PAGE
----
There is also deep concern in other countries as poachers harvest rhinoceros horns, tiger penises, bear claws and gall bladders and other animal parts which have been proven to have no therapeutic effect whatsoever but which an increasingly rich Chinese population demands for imagined male potency and other cures.
Nonetheless, the economic motivation behind the TCM industry is strong in Greater China. Mainland sales reached RMB423 billion in 2011, with a 24 percent compounded annual growth rate over 2003-11, vs. 21 percent for western medicines.
Encouraged by the market boom, the Chinese government announced an ambitious attempt in 2007 to bring traditional medicine into line with modern standards, expand basic and clinical research, and improve the testing and developing of remedies for export.
Such support was apparent at the TCM Exhibition in Hong Kong. Wang Zizhong, a director of Trade Department of Jilin Province, has attended the exhibition annually since 2005. He is here to help TCM enterprises and raw material producers in Jilin cooperate with Hong Kong manufacturers.
“Jilin is famous as a major producer of TCM raw materials such as ginseng, deer antlers, and Oviductus Ranae [dried fatty tissue found near the fallopian tubes of tree frogs],” Mr. Wang says, “TCM is one of the pillar industries of Jilin. We look to export our products to Hong Kong or even abroad.”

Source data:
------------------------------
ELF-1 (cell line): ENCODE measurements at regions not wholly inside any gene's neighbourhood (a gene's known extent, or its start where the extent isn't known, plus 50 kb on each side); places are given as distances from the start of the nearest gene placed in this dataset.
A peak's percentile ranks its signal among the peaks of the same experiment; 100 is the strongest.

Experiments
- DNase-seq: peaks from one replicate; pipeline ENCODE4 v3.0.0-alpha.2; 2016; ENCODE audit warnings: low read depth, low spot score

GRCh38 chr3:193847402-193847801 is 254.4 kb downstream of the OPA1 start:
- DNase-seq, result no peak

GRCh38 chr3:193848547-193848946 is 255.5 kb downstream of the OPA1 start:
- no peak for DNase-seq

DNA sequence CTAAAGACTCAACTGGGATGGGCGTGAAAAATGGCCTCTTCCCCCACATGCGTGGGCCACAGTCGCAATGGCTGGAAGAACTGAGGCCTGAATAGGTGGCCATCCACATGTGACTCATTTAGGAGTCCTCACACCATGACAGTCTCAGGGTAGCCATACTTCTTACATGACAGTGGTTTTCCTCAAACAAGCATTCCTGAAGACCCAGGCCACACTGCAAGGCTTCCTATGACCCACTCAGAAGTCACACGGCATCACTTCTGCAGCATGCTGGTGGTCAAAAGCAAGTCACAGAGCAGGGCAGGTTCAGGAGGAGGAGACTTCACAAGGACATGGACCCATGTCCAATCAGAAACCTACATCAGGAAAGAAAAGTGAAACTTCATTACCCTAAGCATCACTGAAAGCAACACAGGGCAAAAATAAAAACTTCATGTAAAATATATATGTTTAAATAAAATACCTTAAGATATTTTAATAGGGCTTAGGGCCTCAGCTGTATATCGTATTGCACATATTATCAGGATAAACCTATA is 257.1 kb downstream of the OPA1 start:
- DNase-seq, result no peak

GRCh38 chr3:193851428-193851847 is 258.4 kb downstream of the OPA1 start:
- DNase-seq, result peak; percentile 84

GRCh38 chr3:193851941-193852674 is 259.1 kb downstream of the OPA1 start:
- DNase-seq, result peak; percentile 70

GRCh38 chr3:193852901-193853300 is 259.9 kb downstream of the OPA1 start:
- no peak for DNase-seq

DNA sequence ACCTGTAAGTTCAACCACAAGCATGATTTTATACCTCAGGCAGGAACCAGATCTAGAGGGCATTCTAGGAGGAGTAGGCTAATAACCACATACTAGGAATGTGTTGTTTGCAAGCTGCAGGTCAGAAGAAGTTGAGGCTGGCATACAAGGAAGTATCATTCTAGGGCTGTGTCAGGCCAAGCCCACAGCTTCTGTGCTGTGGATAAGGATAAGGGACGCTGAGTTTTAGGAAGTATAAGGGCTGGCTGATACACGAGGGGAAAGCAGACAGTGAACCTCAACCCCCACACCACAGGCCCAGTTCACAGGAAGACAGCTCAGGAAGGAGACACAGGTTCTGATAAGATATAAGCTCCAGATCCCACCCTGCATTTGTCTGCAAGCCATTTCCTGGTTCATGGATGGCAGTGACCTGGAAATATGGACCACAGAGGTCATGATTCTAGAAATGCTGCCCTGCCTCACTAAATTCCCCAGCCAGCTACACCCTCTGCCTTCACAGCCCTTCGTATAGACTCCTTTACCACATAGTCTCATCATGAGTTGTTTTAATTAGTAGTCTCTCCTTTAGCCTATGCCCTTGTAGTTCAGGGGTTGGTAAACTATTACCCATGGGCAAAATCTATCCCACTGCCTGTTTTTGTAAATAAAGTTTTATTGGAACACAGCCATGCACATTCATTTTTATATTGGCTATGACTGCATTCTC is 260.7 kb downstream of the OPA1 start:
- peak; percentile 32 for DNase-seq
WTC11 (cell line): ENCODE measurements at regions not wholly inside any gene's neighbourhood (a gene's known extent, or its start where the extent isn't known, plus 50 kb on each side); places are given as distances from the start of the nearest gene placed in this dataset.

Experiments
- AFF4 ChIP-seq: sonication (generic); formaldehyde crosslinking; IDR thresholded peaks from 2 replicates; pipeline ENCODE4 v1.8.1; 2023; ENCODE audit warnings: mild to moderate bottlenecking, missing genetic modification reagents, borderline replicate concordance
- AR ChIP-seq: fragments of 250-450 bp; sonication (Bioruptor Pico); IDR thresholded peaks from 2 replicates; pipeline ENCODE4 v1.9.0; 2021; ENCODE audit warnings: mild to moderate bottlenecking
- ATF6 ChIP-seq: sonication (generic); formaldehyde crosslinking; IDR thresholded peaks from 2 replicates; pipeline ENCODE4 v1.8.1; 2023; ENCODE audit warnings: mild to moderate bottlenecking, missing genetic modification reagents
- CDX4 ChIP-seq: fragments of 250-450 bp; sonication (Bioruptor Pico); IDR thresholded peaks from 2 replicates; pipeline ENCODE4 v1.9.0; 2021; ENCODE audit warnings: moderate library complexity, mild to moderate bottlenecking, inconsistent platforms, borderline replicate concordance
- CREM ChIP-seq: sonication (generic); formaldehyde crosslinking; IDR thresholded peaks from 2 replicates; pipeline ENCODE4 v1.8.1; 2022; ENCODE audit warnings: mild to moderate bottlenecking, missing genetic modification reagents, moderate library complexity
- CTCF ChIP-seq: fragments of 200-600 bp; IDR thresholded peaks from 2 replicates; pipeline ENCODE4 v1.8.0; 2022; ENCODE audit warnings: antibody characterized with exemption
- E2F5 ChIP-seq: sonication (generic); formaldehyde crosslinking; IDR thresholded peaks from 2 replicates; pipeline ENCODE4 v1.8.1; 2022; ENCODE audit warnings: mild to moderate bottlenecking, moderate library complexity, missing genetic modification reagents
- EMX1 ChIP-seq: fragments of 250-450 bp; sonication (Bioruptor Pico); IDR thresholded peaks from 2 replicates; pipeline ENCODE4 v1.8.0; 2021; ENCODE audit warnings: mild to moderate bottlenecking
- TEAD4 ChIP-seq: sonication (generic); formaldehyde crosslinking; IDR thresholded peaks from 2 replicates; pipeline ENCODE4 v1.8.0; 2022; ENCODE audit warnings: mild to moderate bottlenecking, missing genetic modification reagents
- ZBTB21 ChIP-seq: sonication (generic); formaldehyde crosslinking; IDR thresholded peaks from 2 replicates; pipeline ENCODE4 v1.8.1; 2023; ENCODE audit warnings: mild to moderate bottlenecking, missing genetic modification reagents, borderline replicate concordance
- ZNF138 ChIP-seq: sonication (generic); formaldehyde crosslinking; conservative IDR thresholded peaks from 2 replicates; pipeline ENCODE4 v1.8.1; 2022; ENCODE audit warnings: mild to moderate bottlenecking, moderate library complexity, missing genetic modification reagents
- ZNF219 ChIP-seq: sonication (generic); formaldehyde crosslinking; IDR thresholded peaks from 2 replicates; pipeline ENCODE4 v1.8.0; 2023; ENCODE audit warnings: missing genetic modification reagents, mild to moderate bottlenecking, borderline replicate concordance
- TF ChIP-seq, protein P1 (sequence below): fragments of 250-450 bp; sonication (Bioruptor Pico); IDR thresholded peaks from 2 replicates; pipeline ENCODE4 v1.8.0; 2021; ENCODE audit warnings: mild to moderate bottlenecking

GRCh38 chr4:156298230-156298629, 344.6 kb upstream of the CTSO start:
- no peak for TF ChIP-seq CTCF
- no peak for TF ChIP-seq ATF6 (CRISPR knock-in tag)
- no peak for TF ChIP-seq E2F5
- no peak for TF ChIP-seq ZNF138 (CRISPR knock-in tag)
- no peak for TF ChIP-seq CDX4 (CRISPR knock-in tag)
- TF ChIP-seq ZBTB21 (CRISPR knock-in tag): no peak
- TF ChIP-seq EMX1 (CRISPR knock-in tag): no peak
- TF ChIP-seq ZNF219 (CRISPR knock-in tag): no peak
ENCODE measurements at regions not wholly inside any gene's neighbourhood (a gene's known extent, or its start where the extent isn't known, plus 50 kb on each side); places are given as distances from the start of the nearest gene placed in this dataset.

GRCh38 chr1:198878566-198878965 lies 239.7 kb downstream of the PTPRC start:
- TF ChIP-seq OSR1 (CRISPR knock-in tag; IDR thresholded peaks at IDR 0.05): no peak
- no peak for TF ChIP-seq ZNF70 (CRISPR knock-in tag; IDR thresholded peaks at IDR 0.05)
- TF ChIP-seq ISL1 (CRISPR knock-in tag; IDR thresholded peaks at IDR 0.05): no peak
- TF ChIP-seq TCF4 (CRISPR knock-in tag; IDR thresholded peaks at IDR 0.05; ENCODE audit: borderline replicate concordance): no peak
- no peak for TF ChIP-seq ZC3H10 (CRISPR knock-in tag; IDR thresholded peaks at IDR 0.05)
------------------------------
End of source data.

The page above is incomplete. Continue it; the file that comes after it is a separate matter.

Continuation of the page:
The political environment for TCM was much gloomier decades ago. In 1929, under the Republic of China, committee members of the Ministry of Health agreed unanimously that the practice of medicine requires knowledge of pharmacy, anatomy, physiology, pathology and microbiology. Without any such knowledge, Chinese doctors were ruled as not qualified for medical practice, devastating their livelihood and triggering protests by traditional practitioners.
The Republic of China retreated to Taiwan in 1949. Chinese medicine did not. It has now been given recognition by the State Administration of Traditional Chinese Medicine, established to develop the industry. By 2015 industry output is expected to exceed RMB550 billion (US$89.3 billion). They propose a batch of projects for “development of high-technology TCM” and “the promotion of the fusion of Chinese and Western medicine”.
In China, the war between supporters of Western and Chinese medicine has never ended. In 2006, Fang Zhouzi, a well-known popular scientific writer campaigning against pseudoscience and fraud in China, together with university professor Zhang Gongyao, waged an opinion attack against TCM. As it always goes in the world of Chinese netizens, the opinion attack escalated into a war of mutual abuse and ended with both sides hating each other even more.
On the other hand, as a special kind of stocks that only exists in Mainland China, TCM plate is witnessing increasing buys as the Shanghai-Hong Kong Stock Connection drawing near.
What would you like to taste? The pills or the shares?
Chen Yajiao is an Asia Sentinel summer intern.